Include Relevant Information
Moving on, check that your report includes all of the relevant information. You’ll need to include your name, contact information, as well as the date and time of your injury. Next, you’ll need to list where the accident happened, how you hurt yourself, and what symptoms you’re experiencing currently.
Avoid Reporting Mistakes
Finally, make sure you avoid common mistakes. Don’t describe any symptoms that didn’t occur. Don’t speculate about your accident or give your opinion. Instead, stick to the facts. Finally, always be honest, never list any restrictions or limitations about yourself if you don’t have them.
How to Write Your Report Accurately
Whether you’re an employee or an employer, you’ll want to make sure you know the essential elements of creating an incident report.
Here are a few tips for creating efficient and factual reports:
- Use an objective tone
- Organize the information
- always collect witness statements
- Address confidential concerns
- Double-check for accuracy
- Use good grammar
- Provide sketches or photos when possible
When a workplace injury happens, it can be an emotional experience. However, there’s no room for emotions in your incident report. The tone of your document needs to be objective and factual.
Include Photos and Sketches
Not every workplace incident report will require you to use sketches or photos, however, they can be incredibly helpful. For instance, if you’re an employee and you got hurt because of a loose floorboard, take a photo of the floorboard. If you’re an employer and your employee wasn’t following safety procedures, see if any security cameras captured this. The more proof you have, the better your report will be.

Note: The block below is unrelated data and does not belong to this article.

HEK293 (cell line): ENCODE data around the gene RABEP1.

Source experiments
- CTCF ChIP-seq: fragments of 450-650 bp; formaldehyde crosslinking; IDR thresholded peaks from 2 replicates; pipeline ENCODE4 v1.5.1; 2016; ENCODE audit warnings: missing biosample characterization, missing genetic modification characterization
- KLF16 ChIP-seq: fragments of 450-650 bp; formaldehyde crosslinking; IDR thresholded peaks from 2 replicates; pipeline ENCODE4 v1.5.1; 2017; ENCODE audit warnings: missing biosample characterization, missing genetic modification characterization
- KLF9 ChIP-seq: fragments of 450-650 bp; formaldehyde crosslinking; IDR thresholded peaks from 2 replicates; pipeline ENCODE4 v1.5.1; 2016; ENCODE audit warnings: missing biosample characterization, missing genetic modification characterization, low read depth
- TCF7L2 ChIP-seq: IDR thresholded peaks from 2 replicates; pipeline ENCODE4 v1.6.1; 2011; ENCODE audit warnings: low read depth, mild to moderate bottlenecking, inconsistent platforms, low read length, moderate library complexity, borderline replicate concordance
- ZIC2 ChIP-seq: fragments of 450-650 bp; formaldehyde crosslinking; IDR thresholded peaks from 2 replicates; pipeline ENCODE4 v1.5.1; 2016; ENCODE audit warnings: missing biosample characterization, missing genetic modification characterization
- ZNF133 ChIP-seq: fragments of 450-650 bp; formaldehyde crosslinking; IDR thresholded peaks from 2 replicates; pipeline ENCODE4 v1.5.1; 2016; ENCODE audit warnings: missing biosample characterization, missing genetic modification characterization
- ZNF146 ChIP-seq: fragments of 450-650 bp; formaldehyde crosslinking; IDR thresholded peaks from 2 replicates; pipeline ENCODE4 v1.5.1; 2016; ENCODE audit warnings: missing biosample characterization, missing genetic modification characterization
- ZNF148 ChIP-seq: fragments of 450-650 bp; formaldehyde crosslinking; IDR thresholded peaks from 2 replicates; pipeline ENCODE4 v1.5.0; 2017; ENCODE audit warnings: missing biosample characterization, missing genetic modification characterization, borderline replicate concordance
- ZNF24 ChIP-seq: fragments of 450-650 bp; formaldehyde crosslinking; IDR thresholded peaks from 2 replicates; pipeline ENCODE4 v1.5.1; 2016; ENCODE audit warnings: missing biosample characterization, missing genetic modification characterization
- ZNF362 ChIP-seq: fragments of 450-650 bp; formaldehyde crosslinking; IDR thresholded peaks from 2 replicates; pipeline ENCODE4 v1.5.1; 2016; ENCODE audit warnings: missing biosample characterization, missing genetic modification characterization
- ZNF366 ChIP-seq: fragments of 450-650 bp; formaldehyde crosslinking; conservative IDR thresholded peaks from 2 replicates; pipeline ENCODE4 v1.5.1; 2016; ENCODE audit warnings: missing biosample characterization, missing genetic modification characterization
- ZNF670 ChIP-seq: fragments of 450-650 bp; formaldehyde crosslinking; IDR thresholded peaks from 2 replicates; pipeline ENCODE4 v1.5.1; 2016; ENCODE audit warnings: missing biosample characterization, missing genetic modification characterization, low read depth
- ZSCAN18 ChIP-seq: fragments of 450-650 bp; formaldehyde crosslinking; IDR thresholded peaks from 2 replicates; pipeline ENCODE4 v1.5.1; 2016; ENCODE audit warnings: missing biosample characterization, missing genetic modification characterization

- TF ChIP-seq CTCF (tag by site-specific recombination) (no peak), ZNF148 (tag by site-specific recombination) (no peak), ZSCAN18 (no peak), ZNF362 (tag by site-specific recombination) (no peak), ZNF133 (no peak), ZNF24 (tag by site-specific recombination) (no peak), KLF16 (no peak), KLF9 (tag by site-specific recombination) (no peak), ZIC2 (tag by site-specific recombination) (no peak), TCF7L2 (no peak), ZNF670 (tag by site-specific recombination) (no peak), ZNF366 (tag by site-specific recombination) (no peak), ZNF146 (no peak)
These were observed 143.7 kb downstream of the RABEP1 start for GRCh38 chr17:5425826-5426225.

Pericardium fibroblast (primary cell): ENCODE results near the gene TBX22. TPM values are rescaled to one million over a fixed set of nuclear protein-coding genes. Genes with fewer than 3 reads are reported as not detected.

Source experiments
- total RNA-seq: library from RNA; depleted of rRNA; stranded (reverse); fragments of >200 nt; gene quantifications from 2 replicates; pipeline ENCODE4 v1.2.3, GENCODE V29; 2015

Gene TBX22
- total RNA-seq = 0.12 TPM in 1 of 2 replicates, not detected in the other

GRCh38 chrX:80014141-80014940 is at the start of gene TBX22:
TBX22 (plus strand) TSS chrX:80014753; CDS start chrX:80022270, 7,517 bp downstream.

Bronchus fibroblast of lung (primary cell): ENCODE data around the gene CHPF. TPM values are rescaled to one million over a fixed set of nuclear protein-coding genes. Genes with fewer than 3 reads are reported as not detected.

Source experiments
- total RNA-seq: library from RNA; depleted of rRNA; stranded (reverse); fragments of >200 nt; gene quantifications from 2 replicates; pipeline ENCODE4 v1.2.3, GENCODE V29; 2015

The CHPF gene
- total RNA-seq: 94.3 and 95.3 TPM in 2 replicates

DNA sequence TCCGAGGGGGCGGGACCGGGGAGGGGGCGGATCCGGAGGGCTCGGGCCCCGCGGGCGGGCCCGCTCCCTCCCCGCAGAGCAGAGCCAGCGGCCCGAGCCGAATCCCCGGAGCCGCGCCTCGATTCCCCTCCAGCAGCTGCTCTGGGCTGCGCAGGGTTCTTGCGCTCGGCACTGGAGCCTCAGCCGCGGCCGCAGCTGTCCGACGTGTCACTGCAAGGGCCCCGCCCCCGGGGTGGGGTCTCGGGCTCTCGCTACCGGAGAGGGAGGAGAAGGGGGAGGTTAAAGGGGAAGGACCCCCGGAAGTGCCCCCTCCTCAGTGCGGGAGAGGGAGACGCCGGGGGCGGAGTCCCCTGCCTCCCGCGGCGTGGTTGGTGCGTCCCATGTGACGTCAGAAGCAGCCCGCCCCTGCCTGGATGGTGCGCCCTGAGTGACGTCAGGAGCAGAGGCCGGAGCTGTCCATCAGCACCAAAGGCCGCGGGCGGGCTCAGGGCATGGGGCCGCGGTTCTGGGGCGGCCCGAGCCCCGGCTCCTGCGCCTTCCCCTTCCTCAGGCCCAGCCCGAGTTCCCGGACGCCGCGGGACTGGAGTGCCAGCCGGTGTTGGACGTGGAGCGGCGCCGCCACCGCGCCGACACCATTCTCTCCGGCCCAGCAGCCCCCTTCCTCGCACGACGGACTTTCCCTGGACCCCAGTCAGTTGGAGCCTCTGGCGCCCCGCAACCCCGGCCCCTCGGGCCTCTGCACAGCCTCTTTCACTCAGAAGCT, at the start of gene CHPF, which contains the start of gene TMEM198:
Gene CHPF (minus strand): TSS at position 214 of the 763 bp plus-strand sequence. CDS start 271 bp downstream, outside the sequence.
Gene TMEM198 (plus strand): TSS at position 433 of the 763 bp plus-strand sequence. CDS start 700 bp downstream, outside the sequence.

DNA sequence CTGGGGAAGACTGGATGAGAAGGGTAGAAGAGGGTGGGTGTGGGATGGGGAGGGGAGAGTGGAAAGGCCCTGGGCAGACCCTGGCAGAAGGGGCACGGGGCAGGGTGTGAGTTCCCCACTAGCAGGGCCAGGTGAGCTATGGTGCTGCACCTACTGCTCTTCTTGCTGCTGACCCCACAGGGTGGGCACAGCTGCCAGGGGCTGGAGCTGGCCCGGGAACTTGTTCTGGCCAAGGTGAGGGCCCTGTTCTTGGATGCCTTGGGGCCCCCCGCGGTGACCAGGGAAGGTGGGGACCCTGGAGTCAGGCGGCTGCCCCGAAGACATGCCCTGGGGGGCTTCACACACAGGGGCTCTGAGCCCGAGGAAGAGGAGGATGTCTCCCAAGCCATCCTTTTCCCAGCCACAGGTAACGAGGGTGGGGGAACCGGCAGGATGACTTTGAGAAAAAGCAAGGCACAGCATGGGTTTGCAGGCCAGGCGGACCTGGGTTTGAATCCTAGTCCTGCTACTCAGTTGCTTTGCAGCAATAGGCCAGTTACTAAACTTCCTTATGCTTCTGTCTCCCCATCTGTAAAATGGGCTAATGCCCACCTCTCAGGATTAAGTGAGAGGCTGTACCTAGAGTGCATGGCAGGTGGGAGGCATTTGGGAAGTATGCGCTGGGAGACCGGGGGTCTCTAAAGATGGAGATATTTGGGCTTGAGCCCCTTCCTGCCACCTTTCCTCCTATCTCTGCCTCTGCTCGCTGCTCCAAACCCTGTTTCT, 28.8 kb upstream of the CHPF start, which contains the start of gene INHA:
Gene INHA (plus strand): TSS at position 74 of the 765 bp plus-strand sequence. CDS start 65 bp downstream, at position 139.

Always Be Professional
Write accurately and use a professional tone without allowing emotions to play a part. Next, make sure that you’re organizing your report in a chronological way. There’s going to be a lot of details in the incident report, and you’ll want it to be as easy to navigate as possible.
Whenever an accident takes place and there are witnesses, it’s always a good idea to get their statements. You’ll want to include the witness’s name, their position in the company, and where they were when the incident took place.
Keep in mind that your incident report may end up getting used in the court of law. Be careful to not include any confidential details that shouldn’t available to the public. For example, you wouldn’t want to include anything about the personal health of one of the witnesses.
Before you submit your report, make sure that you’re completely confident about the accuracy of every detail listed. Whenever possible, verify your details. A great way to do this is by including sketches or photos.
Pay Attention to Your Grammar
Finally, make sure you always use good grammar and proper word choices when creating your report. Writing a report with poor grammar can affect the credibility of the information you provide.
Play it Safe
Now you know what steps you need to take to protect yourself, and your team. Remember, no matter how minor the injury is, you should always file a work accident report.
Are you looking for more ways to play it safe on the job? If yes, go ahead and read another one of our articles.